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  1. I have been on this program while on parole from 2011-2013. No person should be forced mentally to share private details of their personal life with total strangers. Also giving permission for a mental therapist to report to your parole agent that your not participating in group therapy because you don't have the financial mean to be in the group therapy. I was personally singled out and sent back three times for not having money and also sent back within the six month when you aren't to be sent according to state law. I will work to het this INSOMM's removed from this state. I also had twelve or thirteen parole agents with a fifteen month period. Thanks for your time.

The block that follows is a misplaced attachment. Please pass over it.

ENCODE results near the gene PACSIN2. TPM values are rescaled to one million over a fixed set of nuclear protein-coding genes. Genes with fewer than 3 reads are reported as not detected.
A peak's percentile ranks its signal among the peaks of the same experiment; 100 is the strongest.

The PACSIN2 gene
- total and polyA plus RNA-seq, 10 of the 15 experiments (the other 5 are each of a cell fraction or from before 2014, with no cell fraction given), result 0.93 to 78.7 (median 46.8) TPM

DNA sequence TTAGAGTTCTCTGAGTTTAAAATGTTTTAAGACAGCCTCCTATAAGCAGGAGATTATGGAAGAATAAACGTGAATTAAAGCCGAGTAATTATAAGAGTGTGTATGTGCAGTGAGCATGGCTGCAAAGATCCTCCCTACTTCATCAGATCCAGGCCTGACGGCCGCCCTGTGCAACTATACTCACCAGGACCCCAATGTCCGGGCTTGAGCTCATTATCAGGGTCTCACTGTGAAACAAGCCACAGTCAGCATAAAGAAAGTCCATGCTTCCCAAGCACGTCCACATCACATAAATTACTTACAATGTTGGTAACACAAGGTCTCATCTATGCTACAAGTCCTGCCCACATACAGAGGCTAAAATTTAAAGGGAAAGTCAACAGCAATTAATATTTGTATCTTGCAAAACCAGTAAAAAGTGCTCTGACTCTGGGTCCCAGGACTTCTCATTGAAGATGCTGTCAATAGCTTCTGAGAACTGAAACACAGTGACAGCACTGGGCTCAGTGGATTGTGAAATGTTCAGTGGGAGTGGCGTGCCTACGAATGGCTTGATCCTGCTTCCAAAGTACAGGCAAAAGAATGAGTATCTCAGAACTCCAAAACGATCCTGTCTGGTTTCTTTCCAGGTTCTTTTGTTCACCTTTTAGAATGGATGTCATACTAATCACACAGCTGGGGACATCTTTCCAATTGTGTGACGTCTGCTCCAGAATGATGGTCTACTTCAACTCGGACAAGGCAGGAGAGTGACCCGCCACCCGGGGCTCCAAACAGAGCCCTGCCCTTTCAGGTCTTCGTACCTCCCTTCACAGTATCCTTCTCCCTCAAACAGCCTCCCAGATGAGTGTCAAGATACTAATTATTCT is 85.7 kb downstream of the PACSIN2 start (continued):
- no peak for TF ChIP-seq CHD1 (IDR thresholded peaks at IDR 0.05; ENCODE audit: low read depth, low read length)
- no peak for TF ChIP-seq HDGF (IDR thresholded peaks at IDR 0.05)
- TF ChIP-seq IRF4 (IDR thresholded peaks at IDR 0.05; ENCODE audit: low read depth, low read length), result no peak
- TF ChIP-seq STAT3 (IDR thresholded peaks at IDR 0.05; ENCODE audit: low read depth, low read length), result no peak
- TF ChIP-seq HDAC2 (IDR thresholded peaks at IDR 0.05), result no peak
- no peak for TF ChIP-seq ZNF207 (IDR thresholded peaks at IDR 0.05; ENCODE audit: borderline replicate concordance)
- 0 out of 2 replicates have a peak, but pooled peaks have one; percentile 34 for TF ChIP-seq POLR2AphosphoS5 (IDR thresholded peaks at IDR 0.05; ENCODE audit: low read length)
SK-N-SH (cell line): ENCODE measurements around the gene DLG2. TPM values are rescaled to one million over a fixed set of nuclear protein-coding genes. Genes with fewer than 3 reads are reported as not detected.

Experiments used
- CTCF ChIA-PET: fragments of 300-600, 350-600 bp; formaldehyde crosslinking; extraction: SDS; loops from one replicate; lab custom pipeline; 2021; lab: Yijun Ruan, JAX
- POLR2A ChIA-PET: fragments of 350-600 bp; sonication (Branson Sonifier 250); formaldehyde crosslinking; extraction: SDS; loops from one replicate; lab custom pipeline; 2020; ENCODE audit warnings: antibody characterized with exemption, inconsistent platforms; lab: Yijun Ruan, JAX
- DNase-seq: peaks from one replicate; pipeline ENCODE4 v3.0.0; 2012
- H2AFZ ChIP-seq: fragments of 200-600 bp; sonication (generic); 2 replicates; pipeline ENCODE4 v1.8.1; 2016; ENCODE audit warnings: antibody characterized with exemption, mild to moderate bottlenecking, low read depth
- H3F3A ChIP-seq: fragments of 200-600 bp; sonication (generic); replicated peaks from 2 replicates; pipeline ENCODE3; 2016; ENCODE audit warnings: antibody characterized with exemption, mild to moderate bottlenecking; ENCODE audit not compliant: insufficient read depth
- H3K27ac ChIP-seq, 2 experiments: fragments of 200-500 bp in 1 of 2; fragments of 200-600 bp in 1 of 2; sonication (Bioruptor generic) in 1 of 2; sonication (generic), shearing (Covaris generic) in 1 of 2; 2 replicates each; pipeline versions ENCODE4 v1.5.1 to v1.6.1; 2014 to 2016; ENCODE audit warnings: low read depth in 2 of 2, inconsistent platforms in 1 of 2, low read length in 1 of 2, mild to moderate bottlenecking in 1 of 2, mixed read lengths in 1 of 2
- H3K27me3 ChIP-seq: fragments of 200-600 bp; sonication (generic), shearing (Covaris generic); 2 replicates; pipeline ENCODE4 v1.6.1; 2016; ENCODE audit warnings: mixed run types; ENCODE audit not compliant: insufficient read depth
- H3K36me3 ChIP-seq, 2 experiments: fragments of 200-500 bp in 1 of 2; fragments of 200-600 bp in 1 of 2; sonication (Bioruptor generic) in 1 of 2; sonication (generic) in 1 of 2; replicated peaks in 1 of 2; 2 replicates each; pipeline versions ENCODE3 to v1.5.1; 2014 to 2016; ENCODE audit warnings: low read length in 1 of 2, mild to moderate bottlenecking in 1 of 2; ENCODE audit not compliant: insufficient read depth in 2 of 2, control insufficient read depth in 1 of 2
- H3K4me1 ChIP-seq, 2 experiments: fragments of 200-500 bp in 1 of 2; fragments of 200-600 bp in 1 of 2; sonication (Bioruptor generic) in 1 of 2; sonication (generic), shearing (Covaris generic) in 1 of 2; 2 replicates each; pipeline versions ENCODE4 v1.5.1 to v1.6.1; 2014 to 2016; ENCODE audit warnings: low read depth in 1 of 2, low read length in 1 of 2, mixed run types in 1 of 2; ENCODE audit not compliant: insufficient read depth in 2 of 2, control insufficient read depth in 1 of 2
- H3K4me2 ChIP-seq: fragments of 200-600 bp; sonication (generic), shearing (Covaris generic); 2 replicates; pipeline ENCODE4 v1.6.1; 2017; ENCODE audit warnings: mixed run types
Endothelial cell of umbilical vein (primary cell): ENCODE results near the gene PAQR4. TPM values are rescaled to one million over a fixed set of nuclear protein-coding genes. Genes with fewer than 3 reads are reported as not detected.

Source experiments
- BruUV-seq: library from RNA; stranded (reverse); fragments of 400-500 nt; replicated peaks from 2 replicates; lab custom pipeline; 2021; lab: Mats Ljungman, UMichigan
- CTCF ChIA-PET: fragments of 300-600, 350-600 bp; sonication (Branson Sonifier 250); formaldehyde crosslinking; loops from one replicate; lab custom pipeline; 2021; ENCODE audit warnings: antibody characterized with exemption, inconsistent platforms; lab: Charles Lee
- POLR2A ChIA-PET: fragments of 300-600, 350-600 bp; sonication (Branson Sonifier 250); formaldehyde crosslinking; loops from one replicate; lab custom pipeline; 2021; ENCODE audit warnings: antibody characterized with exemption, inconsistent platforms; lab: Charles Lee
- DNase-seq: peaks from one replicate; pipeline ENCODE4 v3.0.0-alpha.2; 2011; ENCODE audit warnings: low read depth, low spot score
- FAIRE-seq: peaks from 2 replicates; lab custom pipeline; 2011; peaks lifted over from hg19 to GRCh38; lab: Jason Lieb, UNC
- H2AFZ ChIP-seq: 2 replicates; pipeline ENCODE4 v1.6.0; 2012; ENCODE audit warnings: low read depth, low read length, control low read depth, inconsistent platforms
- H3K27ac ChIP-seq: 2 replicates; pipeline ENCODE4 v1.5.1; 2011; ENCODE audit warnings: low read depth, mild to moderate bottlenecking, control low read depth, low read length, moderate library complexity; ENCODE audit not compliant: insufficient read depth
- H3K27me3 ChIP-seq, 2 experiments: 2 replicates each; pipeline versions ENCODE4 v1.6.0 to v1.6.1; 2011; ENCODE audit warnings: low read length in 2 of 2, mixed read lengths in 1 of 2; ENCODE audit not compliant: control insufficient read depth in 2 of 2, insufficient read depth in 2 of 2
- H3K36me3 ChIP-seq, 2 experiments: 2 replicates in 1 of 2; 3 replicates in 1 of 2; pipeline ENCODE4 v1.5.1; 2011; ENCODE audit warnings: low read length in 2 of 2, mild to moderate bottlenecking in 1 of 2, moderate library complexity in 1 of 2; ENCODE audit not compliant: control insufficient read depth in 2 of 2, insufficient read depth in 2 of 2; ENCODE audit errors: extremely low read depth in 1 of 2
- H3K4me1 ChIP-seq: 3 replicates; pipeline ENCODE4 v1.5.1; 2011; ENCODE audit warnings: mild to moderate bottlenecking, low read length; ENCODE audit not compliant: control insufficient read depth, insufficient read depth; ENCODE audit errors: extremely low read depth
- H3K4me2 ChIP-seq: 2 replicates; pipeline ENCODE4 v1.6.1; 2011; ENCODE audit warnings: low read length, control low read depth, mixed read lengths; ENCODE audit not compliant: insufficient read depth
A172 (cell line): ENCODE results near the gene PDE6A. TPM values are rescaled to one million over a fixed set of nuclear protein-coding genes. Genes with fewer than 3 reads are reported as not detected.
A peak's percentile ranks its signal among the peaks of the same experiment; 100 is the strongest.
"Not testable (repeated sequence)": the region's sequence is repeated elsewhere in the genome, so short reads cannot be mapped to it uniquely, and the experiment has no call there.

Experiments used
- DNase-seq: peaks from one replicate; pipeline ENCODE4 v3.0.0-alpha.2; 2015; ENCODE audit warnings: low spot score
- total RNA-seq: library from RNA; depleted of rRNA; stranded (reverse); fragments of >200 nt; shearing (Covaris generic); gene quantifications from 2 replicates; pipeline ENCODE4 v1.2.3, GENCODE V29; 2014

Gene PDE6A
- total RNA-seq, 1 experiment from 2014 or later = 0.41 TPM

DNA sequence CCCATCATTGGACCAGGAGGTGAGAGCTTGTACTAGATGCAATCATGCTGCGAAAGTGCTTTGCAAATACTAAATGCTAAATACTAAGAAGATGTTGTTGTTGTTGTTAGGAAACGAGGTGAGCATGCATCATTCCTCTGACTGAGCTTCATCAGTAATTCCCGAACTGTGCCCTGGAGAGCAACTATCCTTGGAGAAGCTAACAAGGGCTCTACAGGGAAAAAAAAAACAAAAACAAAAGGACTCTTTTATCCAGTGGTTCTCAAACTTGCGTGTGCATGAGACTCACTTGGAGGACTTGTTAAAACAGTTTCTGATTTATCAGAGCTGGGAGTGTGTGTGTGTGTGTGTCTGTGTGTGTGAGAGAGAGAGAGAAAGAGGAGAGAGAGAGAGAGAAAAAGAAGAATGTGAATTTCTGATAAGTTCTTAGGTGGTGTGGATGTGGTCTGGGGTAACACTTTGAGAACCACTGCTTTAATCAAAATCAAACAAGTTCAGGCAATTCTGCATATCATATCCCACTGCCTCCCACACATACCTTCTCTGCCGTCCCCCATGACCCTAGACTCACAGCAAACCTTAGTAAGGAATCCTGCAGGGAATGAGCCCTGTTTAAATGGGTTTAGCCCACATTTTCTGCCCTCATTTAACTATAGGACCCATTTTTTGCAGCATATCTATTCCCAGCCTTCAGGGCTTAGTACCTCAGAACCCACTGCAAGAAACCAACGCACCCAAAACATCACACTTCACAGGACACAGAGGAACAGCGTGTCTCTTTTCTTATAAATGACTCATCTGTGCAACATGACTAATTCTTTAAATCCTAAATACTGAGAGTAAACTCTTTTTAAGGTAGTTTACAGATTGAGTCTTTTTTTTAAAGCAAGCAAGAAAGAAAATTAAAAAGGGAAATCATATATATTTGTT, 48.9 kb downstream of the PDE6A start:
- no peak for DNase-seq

2. Our nation produces very few jurists of the caliber of Justice DOUGLAS and his peers these days. Here is that great civil libertarian, who recognized government as both a blessing and, when corrupted by ideological interests, a curse: "Once the investigator has only the conscience of government as a guide, the conscience can become ‘ravenous,’ as Cromwell, bent on destroying Thomas More, said in Bolt, A Man For All Seasons (1960), p. 120. The First Amendment mirrors many episodes where men, harried and harassed by government, sought refuge in their conscience, as these lines of Thomas More show: ‘MORE: And when we stand before God, and you are sent to Paradise for doing according to your conscience, *575 and I am damned for not doing according to mine, will you come with me, for fellowship? ‘CRANMER: So those of us whose names are there are damned, Sir Thomas? ‘MORE: I don't know, Your Grace. I have no window to look into another man's conscience. I condemn no one. ‘CRANMER: Then the matter is capable of question? ‘MORE: Certainly. ‘CRANMER: But that you owe obedience to your King is not capable of question. So weigh a doubt against a certainty—and sign. ‘MORE: Some men think the Earth is round, others think it flat; it is a matter capable of question. But if it is flat, will the King's command make it round? And if it is round, will the King's command flatten it? No, I will not sign.’ Id., pp. 132—133. DOUGLAS THEN WROTE: Where government is the Big Brother,11 privacy gives way to surveillance. **909 But our commitment is otherwise. *576 By the First Amendment we have staked our security on freedom to promote a multiplicity of ideas, to associate at will with kindred spirits, and to defy governmental intrusion into these precincts" Gibson v. Florida Legislative Investigation Comm., 372 U.S. 539, 574-76, 83 S. Ct. 889, 908-09, 9 L. Ed. 2d 929 (1963) Mr. Justice DOUGLAS, concurring. I write: Happy Memorial Day to all -- God please bless our fallen who lived and died to preserve constitutional governance in our wonderful series of Republics. And God open the eyes of those government officials who denounce the constitutions of these Republics by arbitrary actions arising out capricious motives.